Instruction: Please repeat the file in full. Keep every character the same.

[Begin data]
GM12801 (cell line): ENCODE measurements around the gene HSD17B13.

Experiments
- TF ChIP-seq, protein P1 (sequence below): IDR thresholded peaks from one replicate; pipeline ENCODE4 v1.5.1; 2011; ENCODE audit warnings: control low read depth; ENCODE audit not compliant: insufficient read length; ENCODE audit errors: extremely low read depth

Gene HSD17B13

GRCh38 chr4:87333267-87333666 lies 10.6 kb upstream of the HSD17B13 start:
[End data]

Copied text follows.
GM12801 (cell line): ENCODE measurements around the gene HSD17B13.

Experiments
- TF ChIP-seq, protein P1 (sequence below): IDR thresholded peaks from one replicate; pipeline ENCODE4 v1.5.1; 2011; ENCODE audit warnings: control low read depth; ENCODE audit not compliant: insufficient read length; ENCODE audit errors: extremely low read depth

Gene HSD17B13

GRCh38 chr4:87333267-87333666 lies 10.6 kb upstream of the HSD17B13 start: